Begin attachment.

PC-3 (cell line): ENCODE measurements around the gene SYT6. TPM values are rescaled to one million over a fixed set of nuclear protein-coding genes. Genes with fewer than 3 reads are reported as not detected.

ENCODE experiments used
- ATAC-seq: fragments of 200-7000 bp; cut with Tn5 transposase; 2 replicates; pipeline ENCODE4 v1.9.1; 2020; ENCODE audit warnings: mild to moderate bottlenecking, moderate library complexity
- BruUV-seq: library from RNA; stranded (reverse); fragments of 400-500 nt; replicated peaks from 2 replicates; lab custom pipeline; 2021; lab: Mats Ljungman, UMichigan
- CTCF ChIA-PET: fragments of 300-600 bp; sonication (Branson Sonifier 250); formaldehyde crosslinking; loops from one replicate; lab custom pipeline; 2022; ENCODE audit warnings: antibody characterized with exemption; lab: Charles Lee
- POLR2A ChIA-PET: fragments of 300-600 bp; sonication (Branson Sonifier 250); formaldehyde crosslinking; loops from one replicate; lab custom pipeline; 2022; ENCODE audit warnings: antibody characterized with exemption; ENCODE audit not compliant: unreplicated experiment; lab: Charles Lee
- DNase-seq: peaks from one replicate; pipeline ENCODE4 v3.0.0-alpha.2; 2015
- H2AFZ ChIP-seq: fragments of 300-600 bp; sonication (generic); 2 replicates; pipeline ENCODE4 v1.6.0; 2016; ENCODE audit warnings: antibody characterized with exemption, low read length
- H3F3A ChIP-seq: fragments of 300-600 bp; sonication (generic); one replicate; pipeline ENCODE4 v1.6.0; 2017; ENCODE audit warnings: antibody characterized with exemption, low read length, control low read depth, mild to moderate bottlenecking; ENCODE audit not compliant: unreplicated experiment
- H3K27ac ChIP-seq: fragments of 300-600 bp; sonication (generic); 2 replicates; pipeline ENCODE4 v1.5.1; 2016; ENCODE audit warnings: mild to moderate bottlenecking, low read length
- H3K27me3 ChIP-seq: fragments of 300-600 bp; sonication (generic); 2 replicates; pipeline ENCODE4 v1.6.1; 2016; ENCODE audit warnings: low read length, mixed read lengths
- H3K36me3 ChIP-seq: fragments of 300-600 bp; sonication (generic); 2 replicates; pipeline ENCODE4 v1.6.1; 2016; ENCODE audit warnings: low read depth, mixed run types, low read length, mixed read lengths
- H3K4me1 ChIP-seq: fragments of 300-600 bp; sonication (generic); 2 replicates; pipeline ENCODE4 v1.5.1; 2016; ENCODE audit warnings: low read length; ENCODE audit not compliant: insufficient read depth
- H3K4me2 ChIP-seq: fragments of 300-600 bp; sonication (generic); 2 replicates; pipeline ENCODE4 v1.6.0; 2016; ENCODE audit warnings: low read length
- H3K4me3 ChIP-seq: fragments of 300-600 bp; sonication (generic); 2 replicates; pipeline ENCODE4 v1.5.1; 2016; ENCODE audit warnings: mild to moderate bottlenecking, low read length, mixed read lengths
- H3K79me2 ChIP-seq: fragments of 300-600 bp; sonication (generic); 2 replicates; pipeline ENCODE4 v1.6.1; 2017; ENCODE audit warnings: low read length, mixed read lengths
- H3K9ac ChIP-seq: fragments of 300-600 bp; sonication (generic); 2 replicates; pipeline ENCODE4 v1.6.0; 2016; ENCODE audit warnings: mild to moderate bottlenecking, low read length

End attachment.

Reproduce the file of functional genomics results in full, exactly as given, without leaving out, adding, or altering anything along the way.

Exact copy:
PC-3 (cell line): ENCODE measurements around the gene SYT6. TPM values are rescaled to one million over a fixed set of nuclear protein-coding genes. Genes with fewer than 3 reads are reported as not detected.

ENCODE experiments used
- ATAC-seq: fragments of 200-7000 bp; cut with Tn5 transposase; 2 replicates; pipeline ENCODE4 v1.9.1; 2020; ENCODE audit warnings: mild to moderate bottlenecking, moderate library complexity
- BruUV-seq: library from RNA; stranded (reverse); fragments of 400-500 nt; replicated peaks from 2 replicates; lab custom pipeline; 2021; lab: Mats Ljungman, UMichigan
- CTCF ChIA-PET: fragments of 300-600 bp; sonication (Branson Sonifier 250); formaldehyde crosslinking; loops from one replicate; lab custom pipeline; 2022; ENCODE audit warnings: antibody characterized with exemption; lab: Charles Lee
- POLR2A ChIA-PET: fragments of 300-600 bp; sonication (Branson Sonifier 250); formaldehyde crosslinking; loops from one replicate; lab custom pipeline; 2022; ENCODE audit warnings: antibody characterized with exemption; ENCODE audit not compliant: unreplicated experiment; lab: Charles Lee
- DNase-seq: peaks from one replicate; pipeline ENCODE4 v3.0.0-alpha.2; 2015
- H2AFZ ChIP-seq: fragments of 300-600 bp; sonication (generic); 2 replicates; pipeline ENCODE4 v1.6.0; 2016; ENCODE audit warnings: antibody characterized with exemption, low read length
- H3F3A ChIP-seq: fragments of 300-600 bp; sonication (generic); one replicate; pipeline ENCODE4 v1.6.0; 2017; ENCODE audit warnings: antibody characterized with exemption, low read length, control low read depth, mild to moderate bottlenecking; ENCODE audit not compliant: unreplicated experiment
- H3K27ac ChIP-seq: fragments of 300-600 bp; sonication (generic); 2 replicates; pipeline ENCODE4 v1.5.1; 2016; ENCODE audit warnings: mild to moderate bottlenecking, low read length
- H3K27me3 ChIP-seq: fragments of 300-600 bp; sonication (generic); 2 replicates; pipeline ENCODE4 v1.6.1; 2016; ENCODE audit warnings: low read length, mixed read lengths
- H3K36me3 ChIP-seq: fragments of 300-600 bp; sonication (generic); 2 replicates; pipeline ENCODE4 v1.6.1; 2016; ENCODE audit warnings: low read depth, mixed run types, low read length, mixed read lengths
- H3K4me1 ChIP-seq: fragments of 300-600 bp; sonication (generic); 2 replicates; pipeline ENCODE4 v1.5.1; 2016; ENCODE audit warnings: low read length; ENCODE audit not compliant: insufficient read depth
- H3K4me2 ChIP-seq: fragments of 300-600 bp; sonication (generic); 2 replicates; pipeline ENCODE4 v1.6.0; 2016; ENCODE audit warnings: low read length
- H3K4me3 ChIP-seq: fragments of 300-600 bp; sonication (generic); 2 replicates; pipeline ENCODE4 v1.5.1; 2016; ENCODE audit warnings: mild to moderate bottlenecking, low read length, mixed read lengths
- H3K79me2 ChIP-seq: fragments of 300-600 bp; sonication (generic); 2 replicates; pipeline ENCODE4 v1.6.1; 2017; ENCODE audit warnings: low read length, mixed read lengths
- H3K9ac ChIP-seq: fragments of 300-600 bp; sonication (generic); 2 replicates; pipeline ENCODE4 v1.6.0; 2016; ENCODE audit warnings: mild to moderate bottlenecking, low read length